|1.||A feeding apparatus for advancing pieces, arriving in the feeding apparatus at varying speeds and having different weights, in a controlled manner against a fixed stopper, particularly a feeding apparatus for supplying a milling mechanism (3) with pieces to be spliced on a timber splicing line, said feeding appa¬ ratus comprising one or a plurality of rotatable rolls (5, 6, 5*, 6', 5", 15, 18) for advancing a piece to be worked, each roll being provided with a power unit (10, 11, 10', 11') for carrying the roll towards or away from a piece to worked, c h a r a c t e r i z e d in that said roll or rolls (5, 6, 5', 6', 5", 15, 18) are driven continuously, that the power unit (10, 11, 10', 11') of each roll (5, 6, 5', 6', 5", 15, 18) is inde¬ pendently controlled, and that said roll (5, 6, 5', 6", 5", 15, 18) is a smoothsurfaced roll, preferably of steel.|
|2.||A feeding apparatus as set forth in claim 1, c h a r * a c t e r i z e d in that a power unit (11') has two rolls (5", 18) connected thereto which direct their effects on different sides of a supplied piece for producing feeding actions in different directions.|
|3.||A feeding apparatus as set forth in claim 1 or 2, c h a r a c t e r i z e d in that the power unit (10, 11, 10', 11') is a pneumatic cylinder or a hydraulic cyl¬ inder.|
|4.||A feeding apparatus as set forth in any of claims 1 3, c h a r a c t e r i z e d in that said roll (5, 6, 5', 6', 5", 15, 18) is driven at a constant speed of rotation.|
|5.||A feeding apparatus as set forth in any of claims 1 4, c h a r a c t e r i z e d in that said roll (5, 6, 5', 6', 5", 15, 18) is driven by an electric or hydraulic motor, and that said motor drives simultaneously at least two rolls.|
|6.||A feeding apparatus as set forth in any of claims 1 5, c h a r a c t e r i z e d in that said rolls (5, 6 5', 6', 5", 15, 18) are of equal size in diameter.|
|7.||A feeding apparatus as set forth in any of claims 1 5, c h a r a c t e r i z e d in that said rolls (5, 6, 5', €■ , 5", 15, 18) are of unequal size in diameter.|
The present invention relates to a feeding apparatus for advancing pieces against a fixed stopper, particular¬ ly a feeding apparatus for advancing pieces to be spliced on a timber splicing line to a milling mechanism, said feeding apparatus comprising one or a plurality of rotatable rolls for feeding or advancing the piece to be handled.
In this type of prior known splicing line feeding equip¬ ment, the feeding elements comprise rubber-coated rolls which are rotated by means of brake motors. Thus, the movements of pieces to be advanced are ac- acomplished by alternately starting and shutting down a brake motor. On the one hand, this type of line is relatively expensive and, on the other, the splicing of rather short pieces thereby is not economically feasible due to the slow line speed.
An object of the invention is to provide an economical¬ ly feasible feeding apparatus which can be profitably operated also in connection with short pieces.
According to the invention, this object has been re¬ solved in a manner that a roll or rolls are driven continuously, and that for each roll there is a power unit for carrying the roll towards or away from a piece to be handled.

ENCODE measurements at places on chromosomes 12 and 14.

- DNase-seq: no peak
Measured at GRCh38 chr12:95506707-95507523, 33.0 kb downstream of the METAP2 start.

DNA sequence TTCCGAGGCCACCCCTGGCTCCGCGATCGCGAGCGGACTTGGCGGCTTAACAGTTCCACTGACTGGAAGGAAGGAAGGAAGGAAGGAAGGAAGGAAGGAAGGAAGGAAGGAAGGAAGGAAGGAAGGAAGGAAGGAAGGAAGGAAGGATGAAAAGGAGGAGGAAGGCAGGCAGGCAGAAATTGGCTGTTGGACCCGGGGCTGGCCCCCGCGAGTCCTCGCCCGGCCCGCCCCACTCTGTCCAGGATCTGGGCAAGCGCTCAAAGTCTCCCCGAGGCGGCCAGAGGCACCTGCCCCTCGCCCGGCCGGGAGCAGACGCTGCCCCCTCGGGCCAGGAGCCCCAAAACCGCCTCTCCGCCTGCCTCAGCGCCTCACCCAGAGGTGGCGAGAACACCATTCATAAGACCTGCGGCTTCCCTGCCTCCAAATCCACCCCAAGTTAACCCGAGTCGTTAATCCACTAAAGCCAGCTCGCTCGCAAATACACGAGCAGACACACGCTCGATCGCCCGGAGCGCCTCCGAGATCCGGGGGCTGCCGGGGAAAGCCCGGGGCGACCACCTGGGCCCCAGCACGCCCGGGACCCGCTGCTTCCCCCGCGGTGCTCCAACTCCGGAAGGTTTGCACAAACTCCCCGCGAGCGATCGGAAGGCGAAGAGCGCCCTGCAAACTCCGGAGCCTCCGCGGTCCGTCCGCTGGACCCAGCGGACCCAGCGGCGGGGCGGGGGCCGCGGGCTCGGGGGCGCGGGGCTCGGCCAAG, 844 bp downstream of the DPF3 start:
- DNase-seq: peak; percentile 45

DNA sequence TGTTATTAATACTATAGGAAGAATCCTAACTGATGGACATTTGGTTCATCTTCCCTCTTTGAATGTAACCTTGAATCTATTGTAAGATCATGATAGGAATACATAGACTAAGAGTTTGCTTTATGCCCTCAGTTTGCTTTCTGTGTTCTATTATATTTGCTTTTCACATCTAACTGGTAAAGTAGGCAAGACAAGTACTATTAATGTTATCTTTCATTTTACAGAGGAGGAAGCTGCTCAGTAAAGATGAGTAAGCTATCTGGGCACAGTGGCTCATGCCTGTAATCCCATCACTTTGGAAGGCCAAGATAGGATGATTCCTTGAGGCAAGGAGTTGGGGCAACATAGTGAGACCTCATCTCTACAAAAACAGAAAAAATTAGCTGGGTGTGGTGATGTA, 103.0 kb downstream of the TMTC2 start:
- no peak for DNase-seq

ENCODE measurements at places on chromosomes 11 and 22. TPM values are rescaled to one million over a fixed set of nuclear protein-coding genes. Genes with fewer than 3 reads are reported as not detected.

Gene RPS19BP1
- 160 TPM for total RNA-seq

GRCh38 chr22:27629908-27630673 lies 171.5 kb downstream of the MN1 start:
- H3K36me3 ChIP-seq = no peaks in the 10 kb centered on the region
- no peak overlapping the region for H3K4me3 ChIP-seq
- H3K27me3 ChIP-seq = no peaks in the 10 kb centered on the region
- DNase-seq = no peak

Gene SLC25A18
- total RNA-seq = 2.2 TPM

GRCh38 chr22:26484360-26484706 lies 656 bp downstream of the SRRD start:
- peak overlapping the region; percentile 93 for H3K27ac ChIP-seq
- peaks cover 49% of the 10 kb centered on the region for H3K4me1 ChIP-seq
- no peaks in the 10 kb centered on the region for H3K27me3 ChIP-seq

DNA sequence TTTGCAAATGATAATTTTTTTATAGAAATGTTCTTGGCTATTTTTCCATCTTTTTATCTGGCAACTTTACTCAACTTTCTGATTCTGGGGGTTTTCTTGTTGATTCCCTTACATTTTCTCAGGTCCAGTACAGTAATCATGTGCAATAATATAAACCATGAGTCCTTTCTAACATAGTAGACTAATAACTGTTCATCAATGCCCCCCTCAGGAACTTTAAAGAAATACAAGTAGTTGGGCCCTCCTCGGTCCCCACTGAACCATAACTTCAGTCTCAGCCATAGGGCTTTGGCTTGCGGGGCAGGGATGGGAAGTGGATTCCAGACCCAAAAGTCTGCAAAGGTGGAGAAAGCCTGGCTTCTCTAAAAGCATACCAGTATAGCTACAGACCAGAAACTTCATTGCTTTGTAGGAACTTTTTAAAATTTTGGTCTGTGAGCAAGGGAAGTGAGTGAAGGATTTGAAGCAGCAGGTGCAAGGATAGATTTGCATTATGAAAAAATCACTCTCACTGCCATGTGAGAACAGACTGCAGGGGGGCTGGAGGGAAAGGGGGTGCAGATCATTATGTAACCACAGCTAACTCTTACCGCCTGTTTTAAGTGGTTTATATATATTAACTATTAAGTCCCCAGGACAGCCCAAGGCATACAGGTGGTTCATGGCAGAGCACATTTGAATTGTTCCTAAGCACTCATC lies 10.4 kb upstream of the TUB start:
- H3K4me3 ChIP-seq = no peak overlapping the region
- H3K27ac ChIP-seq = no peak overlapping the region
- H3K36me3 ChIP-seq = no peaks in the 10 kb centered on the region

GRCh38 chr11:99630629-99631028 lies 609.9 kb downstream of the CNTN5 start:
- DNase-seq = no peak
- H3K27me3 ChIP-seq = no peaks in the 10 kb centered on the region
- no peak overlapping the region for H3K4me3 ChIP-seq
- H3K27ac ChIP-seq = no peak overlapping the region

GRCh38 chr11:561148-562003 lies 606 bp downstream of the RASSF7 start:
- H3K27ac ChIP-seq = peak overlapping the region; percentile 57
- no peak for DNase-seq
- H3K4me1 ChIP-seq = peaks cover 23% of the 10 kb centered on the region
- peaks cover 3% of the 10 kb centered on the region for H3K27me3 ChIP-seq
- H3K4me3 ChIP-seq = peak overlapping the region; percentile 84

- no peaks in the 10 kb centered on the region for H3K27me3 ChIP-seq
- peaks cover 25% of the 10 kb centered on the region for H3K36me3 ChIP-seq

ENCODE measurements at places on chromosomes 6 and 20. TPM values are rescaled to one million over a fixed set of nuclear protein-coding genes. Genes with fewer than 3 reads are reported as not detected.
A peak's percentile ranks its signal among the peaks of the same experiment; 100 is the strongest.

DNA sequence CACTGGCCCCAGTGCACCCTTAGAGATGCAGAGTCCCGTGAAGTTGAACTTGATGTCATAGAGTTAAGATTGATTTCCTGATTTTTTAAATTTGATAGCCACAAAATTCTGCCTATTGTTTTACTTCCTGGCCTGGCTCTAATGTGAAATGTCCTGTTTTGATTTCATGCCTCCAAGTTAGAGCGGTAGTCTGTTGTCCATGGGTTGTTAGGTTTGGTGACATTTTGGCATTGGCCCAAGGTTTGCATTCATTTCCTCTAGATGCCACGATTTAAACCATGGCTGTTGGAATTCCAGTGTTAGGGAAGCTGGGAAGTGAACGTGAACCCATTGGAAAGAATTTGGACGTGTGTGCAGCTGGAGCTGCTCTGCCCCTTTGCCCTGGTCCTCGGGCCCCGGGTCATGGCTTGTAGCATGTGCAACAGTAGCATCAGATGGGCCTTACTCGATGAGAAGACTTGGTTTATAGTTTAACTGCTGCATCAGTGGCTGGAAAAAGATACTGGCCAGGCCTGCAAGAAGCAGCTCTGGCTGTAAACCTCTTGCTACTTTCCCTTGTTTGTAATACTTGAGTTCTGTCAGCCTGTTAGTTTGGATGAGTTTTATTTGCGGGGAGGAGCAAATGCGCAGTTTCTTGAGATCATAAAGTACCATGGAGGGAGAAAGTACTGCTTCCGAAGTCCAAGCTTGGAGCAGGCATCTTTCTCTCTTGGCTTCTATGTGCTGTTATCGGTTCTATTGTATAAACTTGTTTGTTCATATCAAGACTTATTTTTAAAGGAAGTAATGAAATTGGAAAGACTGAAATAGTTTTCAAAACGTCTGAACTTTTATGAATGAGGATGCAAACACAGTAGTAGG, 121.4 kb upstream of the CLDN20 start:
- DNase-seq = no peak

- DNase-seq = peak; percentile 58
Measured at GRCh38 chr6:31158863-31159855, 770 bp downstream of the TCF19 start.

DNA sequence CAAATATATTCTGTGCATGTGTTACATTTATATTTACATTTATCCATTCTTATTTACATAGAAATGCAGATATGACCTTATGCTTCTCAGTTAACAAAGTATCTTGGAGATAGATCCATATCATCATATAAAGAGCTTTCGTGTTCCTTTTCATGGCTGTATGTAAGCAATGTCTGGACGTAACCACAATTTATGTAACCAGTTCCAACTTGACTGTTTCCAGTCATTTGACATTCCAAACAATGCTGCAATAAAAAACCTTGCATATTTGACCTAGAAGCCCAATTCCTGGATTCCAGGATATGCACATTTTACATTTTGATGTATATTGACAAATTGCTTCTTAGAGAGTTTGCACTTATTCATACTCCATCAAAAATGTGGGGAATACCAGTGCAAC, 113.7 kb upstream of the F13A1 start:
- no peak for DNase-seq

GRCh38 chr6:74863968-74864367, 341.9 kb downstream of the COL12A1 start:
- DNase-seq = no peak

In addition, the invention provides such an arrange¬ ment that the power unit of each roll is controlled independently. The power unit is preferably a pneumatic cylinder for providing an extremely short reaction time. A pneumatic cylinder can also be controlled
readily and accurately by means of per se known equip¬ ment. -If major forces are involved, it is also possible to use a hydraulic cylinder. The power unit can simul¬ taneously move one or a plurality of rolls according to the position of the power unit for directing a divergent force through the action of the roll to a piece being handled.
According to the invention, the roll is driven by an electric or hydraulic motor, preferably at a constant speed of rotation, each motor preferably also rotating at least two rolls at the same time. For varying the feeding rate, the rolls can be arranged to have unequal diameters.
The invention will now be described in more detail and by way of an example with reference made to the accom¬ panying drawings, in which:
fig. 1 shows a schematic side view of a feeding appa¬ ratus of the invention in a first embodiment.
Figs. 2 and 3 are schematic side views of a feeding apparatus of the invention in a second and a third embodiment.
A feeding apparatus shown in fig. 1 is intended for supplying a milling mechanism with pieces to be spliced on a timber splicing line.
Reference numeral 1 indicates a body portion, the upper portion thereof being provided with a set of conveyor rollers 2 for carrying pieces (not shown) to be handled. The body portion 1 comprises two sections and between its sections 1a and 1b is fitted a vertically recipro-
eating milling mechanism 3 provided with a cutter blade 4 for cutting the necessary splice joint profiles in both ends of the pieces. The pieces to be worked are carried across the body portion from right to left in fig. 1.
Above the set of conveyor rollers 2 at body section 1a there are two rolls 5, 6 having a smooth steel surface, both rotated through the action of e.g. belts or chains 7 by an electric or hydraulic motor 8. Rolls 5, 6 are journalled pivotably relative to the centre axis 9 of motor 8, said roll 5 being provided with a power unit 10 and roll 6 with a power unit 11 for carrying rolls 5, 6 towards or away from set of rollers 2 or a piece to be worked for initiating or stopping a feeding cycle, respectively.
Rolls 5, 6 are driven continuously and usually at a constant speed of rotation. Power units 10, 11, which are preferably pneumatic cylinders, are used for bring¬ ing rolls 5, 6 together or separately into or respective¬ ly out of contact with a piece to be worked.